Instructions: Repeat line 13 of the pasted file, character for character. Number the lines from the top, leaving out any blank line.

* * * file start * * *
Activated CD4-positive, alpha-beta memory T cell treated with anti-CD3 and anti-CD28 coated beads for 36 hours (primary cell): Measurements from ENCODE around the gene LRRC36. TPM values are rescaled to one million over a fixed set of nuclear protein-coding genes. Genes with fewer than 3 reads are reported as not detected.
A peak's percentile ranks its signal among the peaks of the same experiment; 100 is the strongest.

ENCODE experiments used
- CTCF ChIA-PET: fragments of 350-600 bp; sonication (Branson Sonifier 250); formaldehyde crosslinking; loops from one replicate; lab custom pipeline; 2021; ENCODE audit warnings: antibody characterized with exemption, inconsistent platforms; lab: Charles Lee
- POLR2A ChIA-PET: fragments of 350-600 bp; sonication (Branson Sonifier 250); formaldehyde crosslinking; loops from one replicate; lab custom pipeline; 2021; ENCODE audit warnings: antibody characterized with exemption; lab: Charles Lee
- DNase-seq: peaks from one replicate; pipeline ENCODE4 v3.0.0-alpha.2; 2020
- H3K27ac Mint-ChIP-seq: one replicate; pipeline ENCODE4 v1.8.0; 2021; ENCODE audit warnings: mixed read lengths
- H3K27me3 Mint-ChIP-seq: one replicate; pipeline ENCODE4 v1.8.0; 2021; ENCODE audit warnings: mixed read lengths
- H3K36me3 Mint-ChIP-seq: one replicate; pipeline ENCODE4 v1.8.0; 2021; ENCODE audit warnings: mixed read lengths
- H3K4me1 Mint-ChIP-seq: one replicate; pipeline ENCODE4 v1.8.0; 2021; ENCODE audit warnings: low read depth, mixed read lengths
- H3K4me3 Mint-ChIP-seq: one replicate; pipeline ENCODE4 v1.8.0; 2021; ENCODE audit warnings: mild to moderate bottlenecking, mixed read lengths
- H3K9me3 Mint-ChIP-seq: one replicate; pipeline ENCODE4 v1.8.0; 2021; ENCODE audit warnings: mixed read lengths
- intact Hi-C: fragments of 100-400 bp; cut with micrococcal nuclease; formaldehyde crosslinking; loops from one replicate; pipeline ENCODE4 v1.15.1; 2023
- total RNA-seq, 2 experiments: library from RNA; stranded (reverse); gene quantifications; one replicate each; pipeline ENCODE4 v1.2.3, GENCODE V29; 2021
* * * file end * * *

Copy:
- intact Hi-C: fragments of 100-400 bp; cut with micrococcal nuclease; formaldehyde crosslinking; loops from one replicate; pipeline ENCODE4 v1.15.1; 2023